Mark Aguirre was a star at the University of DePaul where he led the Demons to a final four and was a 2 time All-American.  Drafted number one overall by the Dallas Mavericks, Aguirre quickly became the face of the Mavs.  Aguirre proved to be a great scorer and the Mavericks became title contenders throughout the next several years though they could not get past the mighty Lakers. Traded midway through the 88-89 season to…
Tim Hardaway was the catalyst of the famed Run TMC (with Chris Mullin and Mitch Richmond) for the Golden State Warriors that took the NBA by storm in the early 90s.  Hardaway was a point guard who set the running style of the Warriors in motion.  When traded to Miami in 96, Hardaway teamed with Alonzo Mourning to make the Heat title contenders.  Hardaway was also a great perimeter shooter who opponents could not leave…
One of the great power forwards of all-time, Buck Williams was a blue collar player who excelled under the boards.  A solid low post scorer, Williams is best remembered for his ability to rebound and defend.  Although not as flashy as some of his generation, his long career is a testament to hard work.  Tenth all time in games played and one of only seven players to score 16,000 points and grab 13,000 rebounds, Williams…
Bob Dandridge is one of the great unsung players in league history.  On two different occasions he was an important member of championship teams.  Coming from small Norfolk State did not help put Dandridge on the basketball map as he was only drafted in the fourth round of the 1969 draft but quickly showed he belonged.  In 1971 he teamed with Kareem Abdul-Jabbar and Oscar Robertson to lead the upstart Milwaukee Bucks to a championship…
While Chauncey Billups may not have been considered an All Star by the NBA masses, there are many insiders who would disagree.
One of the great point guards of the 90's, Kevin Johnson could both score and distribute the ball.  A very good player at the University of California, Johnson was drafted 7th by the Cavs in the 1987 draft.  Stuck behind Mark Price, the Cavs unloaded Johnson to the Suns in a huge trade that also involved Larry Nance coming back to Cleveland.  It is with Phoenix where Johnson made his impact.  Johnson was one of…
“Sweet” Lou Hudson was aptly nicknamed as he was one of the sweetest shooters in the history of the league.  He predated the 3 point line but still was an incredible scorer.  17,000 career points at a 20.2 average attest to his ability to put the ball in the hoop.  The prototypical swing man, Hudson made 6 All-Star game trips and is a legend in both Atlanta with the Hawks and Minnesota with the Gophers…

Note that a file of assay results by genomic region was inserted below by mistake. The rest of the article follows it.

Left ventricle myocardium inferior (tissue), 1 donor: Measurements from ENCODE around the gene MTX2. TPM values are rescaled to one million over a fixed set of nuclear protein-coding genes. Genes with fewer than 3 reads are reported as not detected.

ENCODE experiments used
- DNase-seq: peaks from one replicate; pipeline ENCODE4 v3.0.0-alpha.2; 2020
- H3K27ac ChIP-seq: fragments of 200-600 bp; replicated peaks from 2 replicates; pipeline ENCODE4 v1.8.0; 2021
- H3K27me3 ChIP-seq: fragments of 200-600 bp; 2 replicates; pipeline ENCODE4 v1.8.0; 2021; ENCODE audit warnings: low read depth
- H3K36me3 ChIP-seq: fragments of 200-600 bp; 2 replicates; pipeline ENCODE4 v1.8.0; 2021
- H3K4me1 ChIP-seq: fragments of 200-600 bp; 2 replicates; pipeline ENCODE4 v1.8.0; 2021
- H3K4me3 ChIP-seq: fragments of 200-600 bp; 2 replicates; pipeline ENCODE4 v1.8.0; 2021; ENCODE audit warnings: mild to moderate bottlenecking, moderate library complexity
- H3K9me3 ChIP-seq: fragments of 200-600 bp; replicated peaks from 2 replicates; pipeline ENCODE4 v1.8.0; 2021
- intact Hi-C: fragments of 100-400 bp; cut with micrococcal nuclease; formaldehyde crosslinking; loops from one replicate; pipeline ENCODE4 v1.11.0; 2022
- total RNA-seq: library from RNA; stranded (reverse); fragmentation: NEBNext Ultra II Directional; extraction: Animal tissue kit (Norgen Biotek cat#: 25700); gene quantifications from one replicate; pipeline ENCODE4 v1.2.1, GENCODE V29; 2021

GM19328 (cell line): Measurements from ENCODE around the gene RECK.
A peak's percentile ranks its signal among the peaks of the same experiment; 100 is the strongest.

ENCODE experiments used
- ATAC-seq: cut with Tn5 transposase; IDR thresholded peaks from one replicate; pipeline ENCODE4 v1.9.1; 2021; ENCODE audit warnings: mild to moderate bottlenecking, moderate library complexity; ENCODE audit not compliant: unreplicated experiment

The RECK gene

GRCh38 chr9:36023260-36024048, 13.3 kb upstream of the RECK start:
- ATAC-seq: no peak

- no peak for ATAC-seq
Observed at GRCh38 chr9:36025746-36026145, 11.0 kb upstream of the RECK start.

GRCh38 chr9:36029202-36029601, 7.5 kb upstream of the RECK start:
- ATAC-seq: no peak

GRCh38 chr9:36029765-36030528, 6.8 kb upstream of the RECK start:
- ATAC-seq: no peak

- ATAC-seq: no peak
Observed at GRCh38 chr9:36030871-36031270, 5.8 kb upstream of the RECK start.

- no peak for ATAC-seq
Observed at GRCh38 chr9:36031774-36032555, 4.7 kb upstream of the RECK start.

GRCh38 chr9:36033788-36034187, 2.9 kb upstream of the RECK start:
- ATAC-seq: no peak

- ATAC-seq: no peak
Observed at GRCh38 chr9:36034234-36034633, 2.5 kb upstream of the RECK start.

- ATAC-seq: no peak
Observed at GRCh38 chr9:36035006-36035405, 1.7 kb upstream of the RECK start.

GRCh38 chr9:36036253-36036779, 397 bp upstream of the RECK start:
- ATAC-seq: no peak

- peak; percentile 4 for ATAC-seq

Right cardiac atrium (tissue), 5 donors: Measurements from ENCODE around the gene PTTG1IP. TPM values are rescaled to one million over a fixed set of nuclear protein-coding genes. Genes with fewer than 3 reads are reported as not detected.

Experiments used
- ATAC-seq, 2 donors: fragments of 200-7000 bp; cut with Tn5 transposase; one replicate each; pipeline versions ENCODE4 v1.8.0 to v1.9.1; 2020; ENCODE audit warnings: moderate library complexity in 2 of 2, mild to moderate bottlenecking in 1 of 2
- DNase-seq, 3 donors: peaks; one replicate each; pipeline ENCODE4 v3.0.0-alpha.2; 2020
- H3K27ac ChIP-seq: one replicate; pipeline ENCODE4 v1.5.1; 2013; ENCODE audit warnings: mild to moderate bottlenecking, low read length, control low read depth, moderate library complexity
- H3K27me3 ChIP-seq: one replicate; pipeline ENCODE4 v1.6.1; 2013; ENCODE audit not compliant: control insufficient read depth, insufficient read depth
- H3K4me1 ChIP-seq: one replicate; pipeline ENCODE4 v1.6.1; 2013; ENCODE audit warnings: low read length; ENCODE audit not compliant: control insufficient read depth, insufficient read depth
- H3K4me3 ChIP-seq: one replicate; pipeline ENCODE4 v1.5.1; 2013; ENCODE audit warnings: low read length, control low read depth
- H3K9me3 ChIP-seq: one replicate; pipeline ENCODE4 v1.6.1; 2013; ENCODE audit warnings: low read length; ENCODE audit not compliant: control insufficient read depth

Maurice Lucas played college basketball for Al McGuire at the University of Marquette leading the team to the finals of the 1974 NCAA tournament.  Lucas led the Warriors with 21 points and 13 boards in a loss to North Carolina State and future ABA-NBA superstar David Thompson.  Chosen high by both the NBA and ABA in their drafts, Lucas decided to go play in the newer ABA.  He had two solid years in the ABA…
Shawn Marion’s nickname of “The Matrix” might just be one of the best (and appropriate) in not just basketball but all of sports.   Marion could do it all. He was a scorer, a rebounder and a solid defender and could whatever void you needed.
Gus Williams had a very solid career in the NBA highlighted by being a member of back to back NBA finalists in Seattle. “The Wizard” as he was known, teamed with Hall of famer Dennis Johnson in the Sonic backcourt.  Williams was not just a key member of the team that won a title in ‘79, he was the catalyst.  He averaged 28.6 points a game in the final to lead Seattle to an upset…
Larry Foust was one of the dominant big men in the early days of the league.  A 6 foot 9 center from LaSalle, Foust quickly became a low post force in the NBA, getting named to eight All-Star games and getting a First Team All NBA honor in 1955.  Almost forgotten, this all time great scored over 11,000 career points and averaged ten boards a game in a 12 year career.
Terry Cummings was an All-American at DePaul in the heyday of Demon basketball during the early 80's.  He teamed with the likes of Mark Aguirre and Tyrone Corbin to lead dominant teams that never got over the hump during the NCAA tournament although they always seemed to be seeded number one.  Drafted second in 1982 by the San Diego Clippers, Cummings had a brilliant rookie season averaging 23.7 points and 10.4 rebounds a game and…